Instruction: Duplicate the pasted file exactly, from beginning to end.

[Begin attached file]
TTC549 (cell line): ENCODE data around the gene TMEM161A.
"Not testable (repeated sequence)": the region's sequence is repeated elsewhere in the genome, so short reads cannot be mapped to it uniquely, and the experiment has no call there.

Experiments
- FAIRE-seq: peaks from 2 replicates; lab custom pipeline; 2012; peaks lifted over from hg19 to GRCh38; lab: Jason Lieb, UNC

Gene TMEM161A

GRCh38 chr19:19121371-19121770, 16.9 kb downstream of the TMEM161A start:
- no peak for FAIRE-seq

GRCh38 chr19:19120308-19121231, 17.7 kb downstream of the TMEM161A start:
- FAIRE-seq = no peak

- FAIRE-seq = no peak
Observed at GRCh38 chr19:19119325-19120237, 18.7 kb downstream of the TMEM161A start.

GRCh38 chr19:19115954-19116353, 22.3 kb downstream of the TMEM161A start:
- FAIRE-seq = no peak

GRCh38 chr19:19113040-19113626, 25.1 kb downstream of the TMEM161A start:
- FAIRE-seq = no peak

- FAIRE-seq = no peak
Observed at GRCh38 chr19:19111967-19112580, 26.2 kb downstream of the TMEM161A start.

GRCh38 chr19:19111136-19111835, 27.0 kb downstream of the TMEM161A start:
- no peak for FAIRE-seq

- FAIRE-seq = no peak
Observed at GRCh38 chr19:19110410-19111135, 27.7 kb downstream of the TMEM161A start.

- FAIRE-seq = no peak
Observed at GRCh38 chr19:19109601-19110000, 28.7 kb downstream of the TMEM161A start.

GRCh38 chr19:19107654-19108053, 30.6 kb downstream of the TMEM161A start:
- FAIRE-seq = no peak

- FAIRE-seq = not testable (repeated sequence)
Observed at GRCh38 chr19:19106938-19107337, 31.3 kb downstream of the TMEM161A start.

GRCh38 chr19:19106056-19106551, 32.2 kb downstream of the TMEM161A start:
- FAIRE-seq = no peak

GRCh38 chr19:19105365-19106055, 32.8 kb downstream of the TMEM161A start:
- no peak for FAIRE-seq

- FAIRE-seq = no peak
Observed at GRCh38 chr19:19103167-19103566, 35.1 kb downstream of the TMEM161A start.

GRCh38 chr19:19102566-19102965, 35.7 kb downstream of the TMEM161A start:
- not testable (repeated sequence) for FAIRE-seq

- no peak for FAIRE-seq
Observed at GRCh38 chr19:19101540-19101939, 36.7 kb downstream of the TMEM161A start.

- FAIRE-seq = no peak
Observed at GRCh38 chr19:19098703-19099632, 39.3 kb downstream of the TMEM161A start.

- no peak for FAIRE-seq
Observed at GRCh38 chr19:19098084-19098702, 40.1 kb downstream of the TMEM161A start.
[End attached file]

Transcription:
TTC549 (cell line): ENCODE data around the gene TMEM161A.
"Not testable (repeated sequence)": the region's sequence is repeated elsewhere in the genome, so short reads cannot be mapped to it uniquely, and the experiment has no call there.

Experiments
- FAIRE-seq: peaks from 2 replicates; lab custom pipeline; 2012; peaks lifted over from hg19 to GRCh38; lab: Jason Lieb, UNC

Gene TMEM161A

GRCh38 chr19:19121371-19121770, 16.9 kb downstream of the TMEM161A start:
- no peak for FAIRE-seq

GRCh38 chr19:19120308-19121231, 17.7 kb downstream of the TMEM161A start:
- FAIRE-seq = no peak

- FAIRE-seq = no peak
Observed at GRCh38 chr19:19119325-19120237, 18.7 kb downstream of the TMEM161A start.

GRCh38 chr19:19115954-19116353, 22.3 kb downstream of the TMEM161A start:
- FAIRE-seq = no peak

GRCh38 chr19:19113040-19113626, 25.1 kb downstream of the TMEM161A start:
- FAIRE-seq = no peak

- FAIRE-seq = no peak
Observed at GRCh38 chr19:19111967-19112580, 26.2 kb downstream of the TMEM161A start.

GRCh38 chr19:19111136-19111835, 27.0 kb downstream of the TMEM161A start:
- no peak for FAIRE-seq

- FAIRE-seq = no peak
Observed at GRCh38 chr19:19110410-19111135, 27.7 kb downstream of the TMEM161A start.

- FAIRE-seq = no peak
Observed at GRCh38 chr19:19109601-19110000, 28.7 kb downstream of the TMEM161A start.

GRCh38 chr19:19107654-19108053, 30.6 kb downstream of the TMEM161A start:
- FAIRE-seq = no peak

- FAIRE-seq = not testable (repeated sequence)
Observed at GRCh38 chr19:19106938-19107337, 31.3 kb downstream of the TMEM161A start.

GRCh38 chr19:19106056-19106551, 32.2 kb downstream of the TMEM161A start:
- FAIRE-seq = no peak

GRCh38 chr19:19105365-19106055, 32.8 kb downstream of the TMEM161A start:
- no peak for FAIRE-seq

- FAIRE-seq = no peak
Observed at GRCh38 chr19:19103167-19103566, 35.1 kb downstream of the TMEM161A start.

GRCh38 chr19:19102566-19102965, 35.7 kb downstream of the TMEM161A start:
- not testable (repeated sequence) for FAIRE-seq

- no peak for FAIRE-seq
Observed at GRCh38 chr19:19101540-19101939, 36.7 kb downstream of the TMEM161A start.

- FAIRE-seq = no peak
Observed at GRCh38 chr19:19098703-19099632, 39.3 kb downstream of the TMEM161A start.

- no peak for FAIRE-seq
Observed at GRCh38 chr19:19098084-19098702, 40.1 kb downstream of the TMEM161A start.